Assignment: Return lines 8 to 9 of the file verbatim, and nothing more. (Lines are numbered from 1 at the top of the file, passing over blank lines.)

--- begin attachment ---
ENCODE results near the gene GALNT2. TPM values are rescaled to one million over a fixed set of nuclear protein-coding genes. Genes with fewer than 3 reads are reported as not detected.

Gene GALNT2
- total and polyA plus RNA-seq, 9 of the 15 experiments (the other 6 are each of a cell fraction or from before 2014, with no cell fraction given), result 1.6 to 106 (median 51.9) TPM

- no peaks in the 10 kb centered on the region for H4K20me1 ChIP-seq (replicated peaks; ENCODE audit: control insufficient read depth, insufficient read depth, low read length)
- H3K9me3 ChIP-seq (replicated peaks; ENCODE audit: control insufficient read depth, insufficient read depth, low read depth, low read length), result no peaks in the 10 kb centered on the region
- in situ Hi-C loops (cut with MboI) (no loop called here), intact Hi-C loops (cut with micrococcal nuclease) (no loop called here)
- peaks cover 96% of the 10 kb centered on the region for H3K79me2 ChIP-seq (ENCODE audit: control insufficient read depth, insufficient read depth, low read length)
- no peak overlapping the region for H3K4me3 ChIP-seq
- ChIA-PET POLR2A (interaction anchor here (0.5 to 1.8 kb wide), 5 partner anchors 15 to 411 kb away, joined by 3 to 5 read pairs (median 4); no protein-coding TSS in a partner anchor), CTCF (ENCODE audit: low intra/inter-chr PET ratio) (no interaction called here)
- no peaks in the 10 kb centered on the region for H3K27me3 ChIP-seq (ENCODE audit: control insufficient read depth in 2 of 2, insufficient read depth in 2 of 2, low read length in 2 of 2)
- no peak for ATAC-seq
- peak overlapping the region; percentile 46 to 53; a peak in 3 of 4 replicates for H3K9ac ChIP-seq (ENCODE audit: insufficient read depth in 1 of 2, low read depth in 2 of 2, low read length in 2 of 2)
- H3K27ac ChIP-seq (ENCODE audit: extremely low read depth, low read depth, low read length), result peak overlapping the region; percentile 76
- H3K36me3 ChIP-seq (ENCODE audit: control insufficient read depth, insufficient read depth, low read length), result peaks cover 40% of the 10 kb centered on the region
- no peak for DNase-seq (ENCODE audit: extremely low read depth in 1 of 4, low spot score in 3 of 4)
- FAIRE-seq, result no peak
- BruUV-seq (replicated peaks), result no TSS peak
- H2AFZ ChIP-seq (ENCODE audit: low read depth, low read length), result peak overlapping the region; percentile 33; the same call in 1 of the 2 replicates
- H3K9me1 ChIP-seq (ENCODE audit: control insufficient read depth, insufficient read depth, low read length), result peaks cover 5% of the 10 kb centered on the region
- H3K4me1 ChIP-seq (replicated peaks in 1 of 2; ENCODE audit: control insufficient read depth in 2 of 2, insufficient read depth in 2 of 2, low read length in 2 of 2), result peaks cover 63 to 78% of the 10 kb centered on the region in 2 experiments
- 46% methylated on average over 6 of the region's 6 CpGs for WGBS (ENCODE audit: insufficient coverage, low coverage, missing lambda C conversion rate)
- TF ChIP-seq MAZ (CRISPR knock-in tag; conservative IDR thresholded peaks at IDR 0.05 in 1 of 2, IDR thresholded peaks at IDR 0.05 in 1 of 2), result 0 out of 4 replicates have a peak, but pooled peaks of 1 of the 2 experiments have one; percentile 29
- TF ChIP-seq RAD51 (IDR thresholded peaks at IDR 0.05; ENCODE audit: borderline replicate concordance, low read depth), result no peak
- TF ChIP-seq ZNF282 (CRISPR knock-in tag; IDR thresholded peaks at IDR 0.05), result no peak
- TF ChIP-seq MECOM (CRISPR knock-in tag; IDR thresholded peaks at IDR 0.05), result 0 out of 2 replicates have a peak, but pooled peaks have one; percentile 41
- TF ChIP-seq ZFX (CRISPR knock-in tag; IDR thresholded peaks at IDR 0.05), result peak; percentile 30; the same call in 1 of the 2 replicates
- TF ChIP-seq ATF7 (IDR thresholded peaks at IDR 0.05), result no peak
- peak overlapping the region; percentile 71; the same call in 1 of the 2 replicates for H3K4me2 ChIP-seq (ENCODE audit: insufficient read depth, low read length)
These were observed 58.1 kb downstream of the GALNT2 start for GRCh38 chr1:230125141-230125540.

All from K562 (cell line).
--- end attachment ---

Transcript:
- no peak overlapping the region for H3K4me3 ChIP-seq
- ChIA-PET POLR2A (interaction anchor here (0.5 to 1.8 kb wide), 5 partner anchors 15 to 411 kb away, joined by 3 to 5 read pairs (median 4); no protein-coding TSS in a partner anchor), CTCF (ENCODE audit: low intra/inter-chr PET ratio) (no interaction called here)